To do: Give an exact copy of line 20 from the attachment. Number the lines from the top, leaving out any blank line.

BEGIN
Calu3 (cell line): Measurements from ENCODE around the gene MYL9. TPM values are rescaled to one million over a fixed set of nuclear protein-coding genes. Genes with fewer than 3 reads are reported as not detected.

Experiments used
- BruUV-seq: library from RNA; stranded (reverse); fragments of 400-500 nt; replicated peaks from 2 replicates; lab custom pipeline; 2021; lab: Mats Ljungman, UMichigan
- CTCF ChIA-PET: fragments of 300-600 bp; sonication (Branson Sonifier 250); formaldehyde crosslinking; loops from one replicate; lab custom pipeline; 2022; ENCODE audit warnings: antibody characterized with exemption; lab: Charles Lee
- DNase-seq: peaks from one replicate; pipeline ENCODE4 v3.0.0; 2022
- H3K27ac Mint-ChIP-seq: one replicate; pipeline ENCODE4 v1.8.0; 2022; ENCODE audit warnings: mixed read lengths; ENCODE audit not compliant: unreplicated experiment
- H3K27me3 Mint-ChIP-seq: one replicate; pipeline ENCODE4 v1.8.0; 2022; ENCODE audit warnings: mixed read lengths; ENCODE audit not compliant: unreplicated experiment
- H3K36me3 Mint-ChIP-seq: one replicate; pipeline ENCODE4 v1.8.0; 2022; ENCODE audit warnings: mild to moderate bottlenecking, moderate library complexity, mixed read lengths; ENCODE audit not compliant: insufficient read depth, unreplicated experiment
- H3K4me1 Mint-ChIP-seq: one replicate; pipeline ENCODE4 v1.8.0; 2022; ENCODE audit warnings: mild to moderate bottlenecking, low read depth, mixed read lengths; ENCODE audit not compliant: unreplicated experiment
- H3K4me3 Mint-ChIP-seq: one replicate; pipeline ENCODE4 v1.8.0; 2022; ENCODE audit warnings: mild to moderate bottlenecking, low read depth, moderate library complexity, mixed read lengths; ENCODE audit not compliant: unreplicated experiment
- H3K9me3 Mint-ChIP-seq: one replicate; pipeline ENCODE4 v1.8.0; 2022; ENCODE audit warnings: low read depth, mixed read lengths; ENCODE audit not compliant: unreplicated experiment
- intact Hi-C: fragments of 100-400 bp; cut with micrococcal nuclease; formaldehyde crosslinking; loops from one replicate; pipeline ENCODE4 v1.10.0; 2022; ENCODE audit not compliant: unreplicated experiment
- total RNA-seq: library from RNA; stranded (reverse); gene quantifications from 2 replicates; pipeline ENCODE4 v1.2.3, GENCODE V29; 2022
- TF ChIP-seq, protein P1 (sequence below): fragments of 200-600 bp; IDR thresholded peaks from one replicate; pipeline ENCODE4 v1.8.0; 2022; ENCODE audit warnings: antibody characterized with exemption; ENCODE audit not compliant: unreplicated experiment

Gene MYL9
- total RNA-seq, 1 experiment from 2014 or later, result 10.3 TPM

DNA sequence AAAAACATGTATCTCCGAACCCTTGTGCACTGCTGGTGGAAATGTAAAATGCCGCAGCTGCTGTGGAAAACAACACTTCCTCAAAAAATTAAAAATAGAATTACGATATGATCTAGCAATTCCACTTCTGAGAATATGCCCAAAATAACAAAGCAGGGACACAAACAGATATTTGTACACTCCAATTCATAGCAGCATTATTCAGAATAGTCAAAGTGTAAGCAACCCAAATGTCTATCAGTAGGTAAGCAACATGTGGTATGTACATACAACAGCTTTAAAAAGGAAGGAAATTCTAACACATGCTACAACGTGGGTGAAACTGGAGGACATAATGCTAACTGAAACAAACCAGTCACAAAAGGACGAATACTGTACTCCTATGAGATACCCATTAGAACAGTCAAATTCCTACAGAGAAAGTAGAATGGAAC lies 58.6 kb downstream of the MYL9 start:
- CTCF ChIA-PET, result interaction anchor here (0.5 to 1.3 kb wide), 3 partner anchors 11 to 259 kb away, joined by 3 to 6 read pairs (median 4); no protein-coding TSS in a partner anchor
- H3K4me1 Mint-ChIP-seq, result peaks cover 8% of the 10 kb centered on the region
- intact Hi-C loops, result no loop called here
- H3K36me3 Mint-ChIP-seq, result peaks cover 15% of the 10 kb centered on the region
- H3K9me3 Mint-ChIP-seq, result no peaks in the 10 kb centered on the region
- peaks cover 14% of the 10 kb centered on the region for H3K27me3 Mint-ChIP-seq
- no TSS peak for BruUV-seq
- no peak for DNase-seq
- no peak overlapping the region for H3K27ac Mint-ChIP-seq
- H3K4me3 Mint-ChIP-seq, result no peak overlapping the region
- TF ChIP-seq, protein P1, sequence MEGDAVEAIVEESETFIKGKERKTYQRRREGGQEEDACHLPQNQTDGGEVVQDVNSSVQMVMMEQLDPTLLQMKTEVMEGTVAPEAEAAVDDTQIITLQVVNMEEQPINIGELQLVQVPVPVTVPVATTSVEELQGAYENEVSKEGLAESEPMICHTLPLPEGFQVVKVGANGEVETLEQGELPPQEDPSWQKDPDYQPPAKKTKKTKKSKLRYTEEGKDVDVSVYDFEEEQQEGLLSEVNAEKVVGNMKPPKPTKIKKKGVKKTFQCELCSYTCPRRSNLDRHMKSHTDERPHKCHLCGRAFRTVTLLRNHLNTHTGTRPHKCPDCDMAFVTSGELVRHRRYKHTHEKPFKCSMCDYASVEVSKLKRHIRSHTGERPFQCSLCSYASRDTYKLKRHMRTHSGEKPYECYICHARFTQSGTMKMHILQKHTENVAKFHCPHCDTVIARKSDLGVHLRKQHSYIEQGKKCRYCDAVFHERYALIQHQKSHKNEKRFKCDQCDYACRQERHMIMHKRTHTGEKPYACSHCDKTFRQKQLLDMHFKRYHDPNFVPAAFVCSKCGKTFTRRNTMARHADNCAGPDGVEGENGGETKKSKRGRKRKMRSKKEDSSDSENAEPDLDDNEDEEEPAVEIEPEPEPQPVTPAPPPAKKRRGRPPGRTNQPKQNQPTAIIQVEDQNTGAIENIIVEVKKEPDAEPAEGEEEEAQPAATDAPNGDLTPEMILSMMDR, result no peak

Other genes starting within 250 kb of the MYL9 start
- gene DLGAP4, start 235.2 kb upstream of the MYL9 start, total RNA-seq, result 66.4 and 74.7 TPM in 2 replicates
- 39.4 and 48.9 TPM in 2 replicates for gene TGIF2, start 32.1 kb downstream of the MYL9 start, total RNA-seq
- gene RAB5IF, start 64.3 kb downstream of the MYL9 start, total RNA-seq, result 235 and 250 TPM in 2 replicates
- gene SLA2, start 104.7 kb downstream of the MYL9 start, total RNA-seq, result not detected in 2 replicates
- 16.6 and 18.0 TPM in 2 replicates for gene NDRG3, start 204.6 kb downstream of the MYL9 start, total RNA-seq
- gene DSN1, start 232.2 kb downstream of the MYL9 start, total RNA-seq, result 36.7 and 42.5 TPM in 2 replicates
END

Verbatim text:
- intact Hi-C loops, result no loop called here